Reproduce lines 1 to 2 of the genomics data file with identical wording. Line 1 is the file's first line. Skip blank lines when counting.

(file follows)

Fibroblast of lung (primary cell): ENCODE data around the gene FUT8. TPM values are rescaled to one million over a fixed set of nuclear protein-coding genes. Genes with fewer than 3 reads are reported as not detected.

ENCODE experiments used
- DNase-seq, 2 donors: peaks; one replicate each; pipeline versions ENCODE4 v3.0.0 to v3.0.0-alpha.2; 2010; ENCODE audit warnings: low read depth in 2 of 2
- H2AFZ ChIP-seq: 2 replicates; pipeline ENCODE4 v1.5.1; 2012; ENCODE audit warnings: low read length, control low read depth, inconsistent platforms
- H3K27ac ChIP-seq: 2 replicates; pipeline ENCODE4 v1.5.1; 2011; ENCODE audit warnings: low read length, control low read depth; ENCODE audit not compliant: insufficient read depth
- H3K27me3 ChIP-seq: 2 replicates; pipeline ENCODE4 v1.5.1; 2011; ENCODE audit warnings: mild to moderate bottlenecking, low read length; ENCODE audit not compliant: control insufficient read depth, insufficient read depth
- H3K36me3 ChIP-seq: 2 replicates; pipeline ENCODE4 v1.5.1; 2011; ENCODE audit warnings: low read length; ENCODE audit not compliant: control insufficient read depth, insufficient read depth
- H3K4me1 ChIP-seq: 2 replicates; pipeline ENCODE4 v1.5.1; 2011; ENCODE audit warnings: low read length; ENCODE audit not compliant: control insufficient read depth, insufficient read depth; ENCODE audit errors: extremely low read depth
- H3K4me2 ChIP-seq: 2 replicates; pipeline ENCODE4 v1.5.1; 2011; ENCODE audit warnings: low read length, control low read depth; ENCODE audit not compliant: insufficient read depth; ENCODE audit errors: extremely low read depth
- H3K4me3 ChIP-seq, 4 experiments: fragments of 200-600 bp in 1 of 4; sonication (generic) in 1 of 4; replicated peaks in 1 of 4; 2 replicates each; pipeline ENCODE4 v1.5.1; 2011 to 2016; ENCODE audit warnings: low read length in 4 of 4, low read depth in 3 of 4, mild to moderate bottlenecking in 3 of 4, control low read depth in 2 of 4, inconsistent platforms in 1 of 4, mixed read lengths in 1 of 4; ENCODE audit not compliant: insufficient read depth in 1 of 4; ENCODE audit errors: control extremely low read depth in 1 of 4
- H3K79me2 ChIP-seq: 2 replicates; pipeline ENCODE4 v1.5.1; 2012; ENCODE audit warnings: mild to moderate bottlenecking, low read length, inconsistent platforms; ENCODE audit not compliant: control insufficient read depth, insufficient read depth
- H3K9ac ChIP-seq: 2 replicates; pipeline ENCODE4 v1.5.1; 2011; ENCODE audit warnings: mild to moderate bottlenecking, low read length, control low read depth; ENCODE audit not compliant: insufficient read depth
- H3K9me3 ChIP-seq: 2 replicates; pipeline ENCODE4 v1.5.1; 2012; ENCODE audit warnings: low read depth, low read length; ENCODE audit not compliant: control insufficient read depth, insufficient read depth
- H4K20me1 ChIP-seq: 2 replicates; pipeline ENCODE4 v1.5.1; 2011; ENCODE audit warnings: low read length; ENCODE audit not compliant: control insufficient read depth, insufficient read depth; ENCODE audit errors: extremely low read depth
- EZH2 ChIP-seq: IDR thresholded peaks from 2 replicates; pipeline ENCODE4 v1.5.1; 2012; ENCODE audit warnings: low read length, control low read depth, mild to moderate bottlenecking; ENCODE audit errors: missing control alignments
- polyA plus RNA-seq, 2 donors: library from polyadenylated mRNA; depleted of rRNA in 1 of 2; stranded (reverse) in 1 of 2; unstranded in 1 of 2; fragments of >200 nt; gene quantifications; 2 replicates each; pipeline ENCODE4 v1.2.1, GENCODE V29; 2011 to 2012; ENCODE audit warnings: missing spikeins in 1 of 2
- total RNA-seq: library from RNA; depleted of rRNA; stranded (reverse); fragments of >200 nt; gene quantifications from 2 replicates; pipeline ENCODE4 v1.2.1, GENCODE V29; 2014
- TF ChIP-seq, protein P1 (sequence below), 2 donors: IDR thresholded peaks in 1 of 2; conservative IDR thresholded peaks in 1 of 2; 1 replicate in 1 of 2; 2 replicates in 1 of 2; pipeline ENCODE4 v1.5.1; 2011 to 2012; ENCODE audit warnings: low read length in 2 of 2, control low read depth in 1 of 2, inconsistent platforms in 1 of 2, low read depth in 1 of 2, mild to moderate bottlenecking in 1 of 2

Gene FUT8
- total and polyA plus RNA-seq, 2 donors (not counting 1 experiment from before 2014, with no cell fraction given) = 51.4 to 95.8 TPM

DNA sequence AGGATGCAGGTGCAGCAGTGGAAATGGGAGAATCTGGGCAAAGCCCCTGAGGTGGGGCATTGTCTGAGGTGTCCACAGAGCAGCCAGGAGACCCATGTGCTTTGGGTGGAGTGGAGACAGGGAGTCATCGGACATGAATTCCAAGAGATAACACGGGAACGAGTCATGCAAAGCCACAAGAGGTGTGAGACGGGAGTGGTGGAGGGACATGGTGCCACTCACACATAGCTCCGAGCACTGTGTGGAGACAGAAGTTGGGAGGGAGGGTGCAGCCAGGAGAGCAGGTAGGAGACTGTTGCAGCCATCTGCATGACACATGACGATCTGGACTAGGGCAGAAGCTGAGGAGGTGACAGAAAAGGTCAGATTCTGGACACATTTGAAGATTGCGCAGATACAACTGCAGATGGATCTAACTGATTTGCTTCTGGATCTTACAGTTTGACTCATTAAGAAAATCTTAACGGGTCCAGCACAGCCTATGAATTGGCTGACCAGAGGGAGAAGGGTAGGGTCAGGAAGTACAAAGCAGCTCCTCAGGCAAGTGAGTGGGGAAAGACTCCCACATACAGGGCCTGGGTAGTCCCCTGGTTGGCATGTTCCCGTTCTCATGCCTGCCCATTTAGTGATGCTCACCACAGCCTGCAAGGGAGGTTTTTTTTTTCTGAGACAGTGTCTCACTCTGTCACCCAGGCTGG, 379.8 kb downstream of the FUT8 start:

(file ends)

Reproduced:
Fibroblast of lung (primary cell): ENCODE data around the gene FUT8. TPM values are rescaled to one million over a fixed set of nuclear protein-coding genes. Genes with fewer than 3 reads are reported as not detected.

ENCODE experiments used